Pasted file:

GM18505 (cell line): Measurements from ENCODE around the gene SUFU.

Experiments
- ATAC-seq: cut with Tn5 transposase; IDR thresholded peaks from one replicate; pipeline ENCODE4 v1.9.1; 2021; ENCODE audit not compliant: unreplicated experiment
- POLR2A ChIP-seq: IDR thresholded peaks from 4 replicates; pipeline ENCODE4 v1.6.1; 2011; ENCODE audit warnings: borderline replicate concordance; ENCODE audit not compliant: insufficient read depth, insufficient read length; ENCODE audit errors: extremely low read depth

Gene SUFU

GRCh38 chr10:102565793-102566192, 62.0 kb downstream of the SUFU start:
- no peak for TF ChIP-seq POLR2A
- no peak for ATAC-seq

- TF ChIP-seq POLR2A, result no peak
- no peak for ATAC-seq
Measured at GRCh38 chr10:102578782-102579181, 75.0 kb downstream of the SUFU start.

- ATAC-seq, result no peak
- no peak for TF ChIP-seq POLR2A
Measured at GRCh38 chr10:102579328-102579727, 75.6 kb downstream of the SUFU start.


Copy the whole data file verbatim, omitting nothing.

GM18505 (cell line): Measurements from ENCODE around the gene SUFU.

Experiments
- ATAC-seq: cut with Tn5 transposase; IDR thresholded peaks from one replicate; pipeline ENCODE4 v1.9.1; 2021; ENCODE audit not compliant: unreplicated experiment
- POLR2A ChIP-seq: IDR thresholded peaks from 4 replicates; pipeline ENCODE4 v1.6.1; 2011; ENCODE audit warnings: borderline replicate concordance; ENCODE audit not compliant: insufficient read depth, insufficient read length; ENCODE audit errors: extremely low read depth

Gene SUFU

GRCh38 chr10:102565793-102566192, 62.0 kb downstream of the SUFU start:
- no peak for TF ChIP-seq POLR2A
- no peak for ATAC-seq

- TF ChIP-seq POLR2A, result no peak
- no peak for ATAC-seq
Measured at GRCh38 chr10:102578782-102579181, 75.0 kb downstream of the SUFU start.

- ATAC-seq, result no peak
- no peak for TF ChIP-seq POLR2A
Measured at GRCh38 chr10:102579328-102579727, 75.6 kb downstream of the SUFU start.